The Henna Tattoo


Henna

So, what about a "Henna Tattoo?" 

Granted, there are other even more temporary options than Henna that will also avoid that dreaded needle-and-ink tattoo pain. There is body paint (good for a day) and regular pen or marker ink (good for a few days). Maybe these would be fun for a Renaissance Festival or biker club get-together...and perhaps you can see what it feels like to sport art on your skin before you go more permanent? 

Sorry, I digress. Back to the Henna thing.

The weather is getting warmer and the lakes, pools, beaches, fairgrounds, resorts, amusement parks, boats and boardwalks are all beckoning. Each year, as we come out of hibernation and shed more clothing while making our summer escape, we also adorn ourselves with the trappings of the season. For some of us, the temptation also arises to decorate some of our newly exposed skin.


Ahhh Summer...

...and the temporary tattoo more popularly known as the “henna tattoo” makes its annual debut. It is the perfect complement to any suntan (and lasts about as long), and there are vendors aplenty who offer a variety of products and designs in some of those warm-weather getaways I mentioned.

(The more permanent and genuine sub-dermal tattoo is also popular this time of year, of course – but unlike the henna tattoo, these remain popular throughout the year.)

I like to take my family to seaside towns on the Eastern Shore of Maryland and Delaware in the summer months. Every day, the boardwalks are flush with these practitioners of the temporary tattoo.


"So, what is a henna tattoo?"

Not really a "tattoo" in the purest sense, it is a temporary facsimile. Henna is a reddish-brown coloring agent made from the leaves of a flowering plant by the same name. Its botanical handle is “Lawsonia inermis” and it is the sole species of the Lawsonia genus. The English name "henna" comes from the Arabic word “hina”…and it is also known in the Middle East as “mehndi.”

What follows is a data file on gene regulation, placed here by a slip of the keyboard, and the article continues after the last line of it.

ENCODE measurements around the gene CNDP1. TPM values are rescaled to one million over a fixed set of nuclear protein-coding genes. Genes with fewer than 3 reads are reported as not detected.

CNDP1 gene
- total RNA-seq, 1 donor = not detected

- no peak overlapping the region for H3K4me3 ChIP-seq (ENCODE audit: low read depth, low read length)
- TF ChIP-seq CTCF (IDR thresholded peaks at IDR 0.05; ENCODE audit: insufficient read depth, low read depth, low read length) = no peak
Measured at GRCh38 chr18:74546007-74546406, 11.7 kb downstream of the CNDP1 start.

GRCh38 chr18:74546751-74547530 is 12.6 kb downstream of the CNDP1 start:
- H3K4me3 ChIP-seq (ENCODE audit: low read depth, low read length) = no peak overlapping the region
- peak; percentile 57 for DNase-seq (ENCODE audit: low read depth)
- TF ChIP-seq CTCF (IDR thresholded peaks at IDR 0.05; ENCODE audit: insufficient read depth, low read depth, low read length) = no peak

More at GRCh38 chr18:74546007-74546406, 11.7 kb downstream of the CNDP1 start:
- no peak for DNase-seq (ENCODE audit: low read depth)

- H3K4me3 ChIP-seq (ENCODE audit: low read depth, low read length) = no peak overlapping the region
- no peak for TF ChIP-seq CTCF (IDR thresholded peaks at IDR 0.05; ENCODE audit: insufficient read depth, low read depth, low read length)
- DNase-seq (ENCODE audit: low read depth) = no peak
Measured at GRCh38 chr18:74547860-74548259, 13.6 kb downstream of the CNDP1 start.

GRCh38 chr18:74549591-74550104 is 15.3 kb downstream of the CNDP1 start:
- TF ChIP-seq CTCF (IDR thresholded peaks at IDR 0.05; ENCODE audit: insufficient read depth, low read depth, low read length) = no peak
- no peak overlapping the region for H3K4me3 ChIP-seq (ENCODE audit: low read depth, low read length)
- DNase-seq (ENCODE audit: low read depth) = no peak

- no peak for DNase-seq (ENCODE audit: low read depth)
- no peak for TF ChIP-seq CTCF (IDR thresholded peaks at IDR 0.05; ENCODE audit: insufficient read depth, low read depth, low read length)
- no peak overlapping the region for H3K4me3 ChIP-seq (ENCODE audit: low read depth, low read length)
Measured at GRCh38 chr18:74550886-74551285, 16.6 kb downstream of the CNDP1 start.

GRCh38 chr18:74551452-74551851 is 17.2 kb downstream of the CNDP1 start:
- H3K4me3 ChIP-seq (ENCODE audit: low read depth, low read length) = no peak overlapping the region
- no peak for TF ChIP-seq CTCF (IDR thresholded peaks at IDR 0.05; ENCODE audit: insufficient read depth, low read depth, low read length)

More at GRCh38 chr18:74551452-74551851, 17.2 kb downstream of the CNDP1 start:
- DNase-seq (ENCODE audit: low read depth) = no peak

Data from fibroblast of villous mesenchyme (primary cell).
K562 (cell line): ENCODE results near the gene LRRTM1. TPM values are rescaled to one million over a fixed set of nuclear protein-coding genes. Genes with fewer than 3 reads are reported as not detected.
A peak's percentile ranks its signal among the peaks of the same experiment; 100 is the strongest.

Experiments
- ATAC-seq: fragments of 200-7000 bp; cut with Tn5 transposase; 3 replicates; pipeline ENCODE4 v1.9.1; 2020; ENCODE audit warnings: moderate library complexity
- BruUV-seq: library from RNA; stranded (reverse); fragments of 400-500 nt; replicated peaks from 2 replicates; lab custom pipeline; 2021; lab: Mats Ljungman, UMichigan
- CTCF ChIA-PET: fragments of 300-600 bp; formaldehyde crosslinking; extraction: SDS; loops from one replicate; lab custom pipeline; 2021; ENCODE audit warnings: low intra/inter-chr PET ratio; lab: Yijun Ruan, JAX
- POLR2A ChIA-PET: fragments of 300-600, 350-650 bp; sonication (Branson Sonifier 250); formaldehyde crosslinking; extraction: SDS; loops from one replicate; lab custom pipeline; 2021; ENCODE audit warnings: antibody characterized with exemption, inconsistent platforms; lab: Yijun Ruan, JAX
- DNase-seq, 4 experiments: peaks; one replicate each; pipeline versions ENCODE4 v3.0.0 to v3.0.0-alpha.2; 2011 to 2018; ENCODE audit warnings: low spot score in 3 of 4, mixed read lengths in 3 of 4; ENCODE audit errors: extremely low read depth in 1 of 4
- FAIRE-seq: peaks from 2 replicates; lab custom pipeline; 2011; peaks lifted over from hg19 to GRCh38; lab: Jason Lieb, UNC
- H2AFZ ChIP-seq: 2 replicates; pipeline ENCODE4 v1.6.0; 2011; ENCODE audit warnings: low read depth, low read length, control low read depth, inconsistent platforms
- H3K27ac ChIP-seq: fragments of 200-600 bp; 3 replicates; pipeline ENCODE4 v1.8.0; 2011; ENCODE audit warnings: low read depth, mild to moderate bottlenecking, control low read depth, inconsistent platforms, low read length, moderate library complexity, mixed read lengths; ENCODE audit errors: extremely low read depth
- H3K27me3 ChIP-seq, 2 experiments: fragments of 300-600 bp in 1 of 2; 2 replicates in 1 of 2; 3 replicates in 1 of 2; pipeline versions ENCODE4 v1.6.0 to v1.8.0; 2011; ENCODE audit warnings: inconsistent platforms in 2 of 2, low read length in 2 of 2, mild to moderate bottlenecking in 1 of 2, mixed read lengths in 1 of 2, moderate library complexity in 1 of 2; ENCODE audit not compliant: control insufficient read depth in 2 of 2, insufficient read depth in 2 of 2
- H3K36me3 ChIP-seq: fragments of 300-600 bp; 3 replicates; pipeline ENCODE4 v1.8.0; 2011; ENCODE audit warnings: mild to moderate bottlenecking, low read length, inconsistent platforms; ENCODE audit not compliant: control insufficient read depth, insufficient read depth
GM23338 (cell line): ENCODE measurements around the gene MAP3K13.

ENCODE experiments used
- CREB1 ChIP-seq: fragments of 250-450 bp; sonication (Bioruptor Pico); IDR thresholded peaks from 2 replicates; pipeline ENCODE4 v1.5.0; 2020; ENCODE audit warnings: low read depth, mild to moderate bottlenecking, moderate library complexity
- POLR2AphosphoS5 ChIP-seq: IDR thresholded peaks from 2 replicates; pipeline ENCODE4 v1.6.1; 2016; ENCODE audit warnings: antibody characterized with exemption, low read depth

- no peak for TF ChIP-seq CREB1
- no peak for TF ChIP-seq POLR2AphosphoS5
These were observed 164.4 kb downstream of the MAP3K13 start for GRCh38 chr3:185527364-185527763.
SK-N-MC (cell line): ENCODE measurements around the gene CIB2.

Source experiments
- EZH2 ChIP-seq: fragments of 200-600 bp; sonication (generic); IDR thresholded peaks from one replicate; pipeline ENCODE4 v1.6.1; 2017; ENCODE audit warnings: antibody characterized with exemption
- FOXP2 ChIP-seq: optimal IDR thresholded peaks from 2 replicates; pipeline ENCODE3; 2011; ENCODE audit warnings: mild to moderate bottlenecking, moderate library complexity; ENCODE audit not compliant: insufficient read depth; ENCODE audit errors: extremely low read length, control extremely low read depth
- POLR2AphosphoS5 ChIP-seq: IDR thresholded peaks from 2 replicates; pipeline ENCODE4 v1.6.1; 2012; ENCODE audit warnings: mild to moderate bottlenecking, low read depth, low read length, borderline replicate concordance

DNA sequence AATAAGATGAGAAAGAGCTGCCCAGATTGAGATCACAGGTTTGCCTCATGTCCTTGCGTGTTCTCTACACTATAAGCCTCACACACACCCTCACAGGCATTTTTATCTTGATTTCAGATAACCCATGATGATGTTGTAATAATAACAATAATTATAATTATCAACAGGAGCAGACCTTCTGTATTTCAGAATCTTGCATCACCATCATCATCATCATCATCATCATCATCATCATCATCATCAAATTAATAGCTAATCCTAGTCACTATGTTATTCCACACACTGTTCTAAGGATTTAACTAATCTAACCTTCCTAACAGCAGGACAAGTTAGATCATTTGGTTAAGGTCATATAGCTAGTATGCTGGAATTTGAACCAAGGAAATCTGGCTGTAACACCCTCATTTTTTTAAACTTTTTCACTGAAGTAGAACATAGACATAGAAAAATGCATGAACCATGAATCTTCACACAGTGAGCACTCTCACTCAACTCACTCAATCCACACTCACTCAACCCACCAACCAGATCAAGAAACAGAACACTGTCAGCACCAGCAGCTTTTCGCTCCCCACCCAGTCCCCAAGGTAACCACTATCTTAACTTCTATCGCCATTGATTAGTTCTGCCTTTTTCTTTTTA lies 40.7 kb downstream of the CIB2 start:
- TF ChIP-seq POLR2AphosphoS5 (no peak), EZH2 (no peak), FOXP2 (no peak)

Since the Bronze Age, henna has been used in large areas of Northern Africa and Southern Asia. The leaves of the plant were ground into a paste to make the dye which was used on skin, hair and fingernails. It was even used to dye fabrics; such as silk, wool, and leather. Henna is still used safely in cultural festivities in its native lands and beyond.

Henna tattoos usually last from three days to several weeks – depending on the condition of the skin and the quality of the product used for coloring. The claim to use a henna product for skin design is common and widespread, but you should be aware of some of the risks associated with what passes as a henna tattoo.


"What are the risks?"

As mentioned before, henna is traditionally a reddish-brown dye, but the name “Henna” is also deceptively used in other skin and hair dye products, such as “Black Henna” – which may be a mix of henna with other ingredients to create a darker image that lasts longer.

Black henna may be potentially harmful due to the product called coal-hair dye which contains p-phenylenediamine (PPD). PPD can cause serious skin reactions that can, in some cases, outlast the “tattoo” itself.

Complaints to the FDA include redness, blisters, loss of skin pigment, increased sensitivity to sunlight and even some cases of permanent scarring.

The law prohibits PPD in cosmetics applied to the skin, but regulations for temporary tattoos vary from state to state. The best advice is to avoid black henna – or any type of temporary tattoo that is black in color.

Although the FDA is advising specifically against black henna, it’s worth pointing out that even traditional henna, as safe as it seems, is still only approved by the FDA for use in hair dyes—not for direct application to the skin.

Maybe you should reconsider the permanent variety? Even if you are just curious about what that entails, why not read up on the actual tattooing procedure?


Bottom line...

As with real, permanent tattoos, there are certain risks involved with henna tattooing…and as with all things, a little common sense and caution should be applied. You only live once, so if you’re smart about it there’s really no reason you shouldn't indulge in a little bit of “temporary tattoo fun” with henna.

For more on Henna Tattoos, check out the Wikipedia page!


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